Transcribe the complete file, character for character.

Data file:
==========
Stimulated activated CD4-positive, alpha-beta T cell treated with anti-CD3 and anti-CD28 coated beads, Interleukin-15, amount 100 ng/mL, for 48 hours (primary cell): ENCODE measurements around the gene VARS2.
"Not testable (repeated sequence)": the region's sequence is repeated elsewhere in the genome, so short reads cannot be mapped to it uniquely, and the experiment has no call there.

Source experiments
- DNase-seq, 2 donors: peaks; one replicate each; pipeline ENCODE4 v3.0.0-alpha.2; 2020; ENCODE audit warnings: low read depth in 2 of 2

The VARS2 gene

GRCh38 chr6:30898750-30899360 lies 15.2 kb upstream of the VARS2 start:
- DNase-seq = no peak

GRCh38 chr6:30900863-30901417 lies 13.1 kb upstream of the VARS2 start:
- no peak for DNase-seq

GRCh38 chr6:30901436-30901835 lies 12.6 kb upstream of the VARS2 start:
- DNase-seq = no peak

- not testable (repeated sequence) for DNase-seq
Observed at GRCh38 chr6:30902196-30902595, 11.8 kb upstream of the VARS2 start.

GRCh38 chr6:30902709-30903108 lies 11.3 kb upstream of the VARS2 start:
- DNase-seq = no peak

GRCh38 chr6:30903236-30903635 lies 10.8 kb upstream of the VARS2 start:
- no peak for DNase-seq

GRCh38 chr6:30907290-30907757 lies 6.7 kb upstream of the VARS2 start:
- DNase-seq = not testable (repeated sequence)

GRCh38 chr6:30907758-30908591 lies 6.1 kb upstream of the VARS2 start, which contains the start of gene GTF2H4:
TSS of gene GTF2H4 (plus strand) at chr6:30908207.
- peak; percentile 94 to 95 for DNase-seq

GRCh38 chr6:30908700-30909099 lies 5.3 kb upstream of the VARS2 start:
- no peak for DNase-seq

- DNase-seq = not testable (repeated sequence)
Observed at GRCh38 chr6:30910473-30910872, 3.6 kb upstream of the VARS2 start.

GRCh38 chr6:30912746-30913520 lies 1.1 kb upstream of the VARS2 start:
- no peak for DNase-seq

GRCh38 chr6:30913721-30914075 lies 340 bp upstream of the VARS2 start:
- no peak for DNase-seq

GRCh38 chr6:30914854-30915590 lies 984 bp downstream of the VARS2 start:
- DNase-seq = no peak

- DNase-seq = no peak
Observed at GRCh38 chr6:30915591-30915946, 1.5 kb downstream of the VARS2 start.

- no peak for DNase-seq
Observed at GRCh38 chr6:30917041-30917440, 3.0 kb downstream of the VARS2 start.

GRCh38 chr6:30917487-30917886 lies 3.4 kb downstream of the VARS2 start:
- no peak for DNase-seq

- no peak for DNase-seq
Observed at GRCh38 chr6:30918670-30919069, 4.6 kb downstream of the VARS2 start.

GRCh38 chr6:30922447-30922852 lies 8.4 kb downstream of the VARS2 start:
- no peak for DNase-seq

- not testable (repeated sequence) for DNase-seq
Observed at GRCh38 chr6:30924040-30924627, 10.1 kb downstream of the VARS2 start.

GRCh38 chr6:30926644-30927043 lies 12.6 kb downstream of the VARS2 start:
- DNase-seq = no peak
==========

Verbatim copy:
Stimulated activated CD4-positive, alpha-beta T cell treated with anti-CD3 and anti-CD28 coated beads, Interleukin-15, amount 100 ng/mL, for 48 hours (primary cell): ENCODE measurements around the gene VARS2.
"Not testable (repeated sequence)": the region's sequence is repeated elsewhere in the genome, so short reads cannot be mapped to it uniquely, and the experiment has no call there.

Source experiments
- DNase-seq, 2 donors: peaks; one replicate each; pipeline ENCODE4 v3.0.0-alpha.2; 2020; ENCODE audit warnings: low read depth in 2 of 2

The VARS2 gene

GRCh38 chr6:30898750-30899360 lies 15.2 kb upstream of the VARS2 start:
- DNase-seq = no peak

GRCh38 chr6:30900863-30901417 lies 13.1 kb upstream of the VARS2 start:
- no peak for DNase-seq

GRCh38 chr6:30901436-30901835 lies 12.6 kb upstream of the VARS2 start:
- DNase-seq = no peak

- not testable (repeated sequence) for DNase-seq
Observed at GRCh38 chr6:30902196-30902595, 11.8 kb upstream of the VARS2 start.

GRCh38 chr6:30902709-30903108 lies 11.3 kb upstream of the VARS2 start:
- DNase-seq = no peak

GRCh38 chr6:30903236-30903635 lies 10.8 kb upstream of the VARS2 start:
- no peak for DNase-seq

GRCh38 chr6:30907290-30907757 lies 6.7 kb upstream of the VARS2 start:
- DNase-seq = not testable (repeated sequence)

GRCh38 chr6:30907758-30908591 lies 6.1 kb upstream of the VARS2 start, which contains the start of gene GTF2H4:
TSS of gene GTF2H4 (plus strand) at chr6:30908207.
- peak; percentile 94 to 95 for DNase-seq

GRCh38 chr6:30908700-30909099 lies 5.3 kb upstream of the VARS2 start:
- no peak for DNase-seq

- DNase-seq = not testable (repeated sequence)
Observed at GRCh38 chr6:30910473-30910872, 3.6 kb upstream of the VARS2 start.

GRCh38 chr6:30912746-30913520 lies 1.1 kb upstream of the VARS2 start:
- no peak for DNase-seq

GRCh38 chr6:30913721-30914075 lies 340 bp upstream of the VARS2 start:
- no peak for DNase-seq

GRCh38 chr6:30914854-30915590 lies 984 bp downstream of the VARS2 start:
- DNase-seq = no peak

- DNase-seq = no peak
Observed at GRCh38 chr6:30915591-30915946, 1.5 kb downstream of the VARS2 start.

- no peak for DNase-seq
Observed at GRCh38 chr6:30917041-30917440, 3.0 kb downstream of the VARS2 start.

GRCh38 chr6:30917487-30917886 lies 3.4 kb downstream of the VARS2 start:
- no peak for DNase-seq

- no peak for DNase-seq
Observed at GRCh38 chr6:30918670-30919069, 4.6 kb downstream of the VARS2 start.

GRCh38 chr6:30922447-30922852 lies 8.4 kb downstream of the VARS2 start:
- no peak for DNase-seq

- not testable (repeated sequence) for DNase-seq
Observed at GRCh38 chr6:30924040-30924627, 10.1 kb downstream of the VARS2 start.

GRCh38 chr6:30926644-30927043 lies 12.6 kb downstream of the VARS2 start:
- DNase-seq = no peak